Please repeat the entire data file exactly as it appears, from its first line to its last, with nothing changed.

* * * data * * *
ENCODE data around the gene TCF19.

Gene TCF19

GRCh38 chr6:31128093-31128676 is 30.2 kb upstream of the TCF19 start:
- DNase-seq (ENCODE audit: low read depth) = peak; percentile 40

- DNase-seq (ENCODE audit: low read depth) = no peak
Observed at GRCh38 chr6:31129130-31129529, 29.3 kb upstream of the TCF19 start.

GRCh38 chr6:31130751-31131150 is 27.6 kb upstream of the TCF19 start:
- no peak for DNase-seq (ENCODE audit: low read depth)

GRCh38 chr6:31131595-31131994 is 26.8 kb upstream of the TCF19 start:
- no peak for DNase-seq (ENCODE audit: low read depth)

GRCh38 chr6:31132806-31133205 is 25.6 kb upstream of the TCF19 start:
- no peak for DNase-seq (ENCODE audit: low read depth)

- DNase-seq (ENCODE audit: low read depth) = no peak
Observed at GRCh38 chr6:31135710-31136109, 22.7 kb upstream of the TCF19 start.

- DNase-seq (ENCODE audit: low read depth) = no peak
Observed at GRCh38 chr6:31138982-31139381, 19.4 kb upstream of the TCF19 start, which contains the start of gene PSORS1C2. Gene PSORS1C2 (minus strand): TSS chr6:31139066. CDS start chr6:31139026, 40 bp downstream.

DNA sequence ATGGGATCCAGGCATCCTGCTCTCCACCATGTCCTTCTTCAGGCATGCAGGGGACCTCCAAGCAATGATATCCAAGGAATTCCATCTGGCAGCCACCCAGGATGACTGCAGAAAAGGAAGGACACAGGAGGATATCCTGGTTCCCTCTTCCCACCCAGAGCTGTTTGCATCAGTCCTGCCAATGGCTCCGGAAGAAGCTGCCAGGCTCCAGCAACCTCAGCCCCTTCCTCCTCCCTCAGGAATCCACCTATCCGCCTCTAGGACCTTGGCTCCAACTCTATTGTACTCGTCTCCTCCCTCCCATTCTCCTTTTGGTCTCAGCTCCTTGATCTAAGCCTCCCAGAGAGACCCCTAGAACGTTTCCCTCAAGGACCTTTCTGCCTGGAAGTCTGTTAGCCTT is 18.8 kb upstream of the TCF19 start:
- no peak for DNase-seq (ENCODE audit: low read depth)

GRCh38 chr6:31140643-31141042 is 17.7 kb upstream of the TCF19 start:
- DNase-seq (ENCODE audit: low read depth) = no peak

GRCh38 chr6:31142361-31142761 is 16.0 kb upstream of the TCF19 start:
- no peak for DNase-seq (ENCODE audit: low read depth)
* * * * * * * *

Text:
ENCODE data around the gene TCF19.

Gene TCF19

GRCh38 chr6:31128093-31128676 is 30.2 kb upstream of the TCF19 start:
- DNase-seq (ENCODE audit: low read depth) = peak; percentile 40

- DNase-seq (ENCODE audit: low read depth) = no peak
Observed at GRCh38 chr6:31129130-31129529, 29.3 kb upstream of the TCF19 start.

GRCh38 chr6:31130751-31131150 is 27.6 kb upstream of the TCF19 start:
- no peak for DNase-seq (ENCODE audit: low read depth)

GRCh38 chr6:31131595-31131994 is 26.8 kb upstream of the TCF19 start:
- no peak for DNase-seq (ENCODE audit: low read depth)

GRCh38 chr6:31132806-31133205 is 25.6 kb upstream of the TCF19 start:
- no peak for DNase-seq (ENCODE audit: low read depth)

- DNase-seq (ENCODE audit: low read depth) = no peak
Observed at GRCh38 chr6:31135710-31136109, 22.7 kb upstream of the TCF19 start.

- DNase-seq (ENCODE audit: low read depth) = no peak
Observed at GRCh38 chr6:31138982-31139381, 19.4 kb upstream of the TCF19 start, which contains the start of gene PSORS1C2. Gene PSORS1C2 (minus strand): TSS chr6:31139066. CDS start chr6:31139026, 40 bp downstream.

DNA sequence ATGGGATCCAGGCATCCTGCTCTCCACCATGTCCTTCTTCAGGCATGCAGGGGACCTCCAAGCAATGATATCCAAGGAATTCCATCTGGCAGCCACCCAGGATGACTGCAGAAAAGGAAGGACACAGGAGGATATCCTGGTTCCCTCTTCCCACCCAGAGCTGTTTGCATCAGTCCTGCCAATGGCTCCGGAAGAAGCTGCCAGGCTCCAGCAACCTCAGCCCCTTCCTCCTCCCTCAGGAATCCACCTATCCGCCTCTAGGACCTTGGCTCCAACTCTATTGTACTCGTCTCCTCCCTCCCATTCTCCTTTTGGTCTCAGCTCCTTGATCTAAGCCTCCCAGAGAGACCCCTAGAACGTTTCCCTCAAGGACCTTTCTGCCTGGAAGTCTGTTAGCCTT is 18.8 kb upstream of the TCF19 start:
- no peak for DNase-seq (ENCODE audit: low read depth)

GRCh38 chr6:31140643-31141042 is 17.7 kb upstream of the TCF19 start:
- DNase-seq (ENCODE audit: low read depth) = no peak

GRCh38 chr6:31142361-31142761 is 16.0 kb upstream of the TCF19 start:
- no peak for DNase-seq (ENCODE audit: low read depth)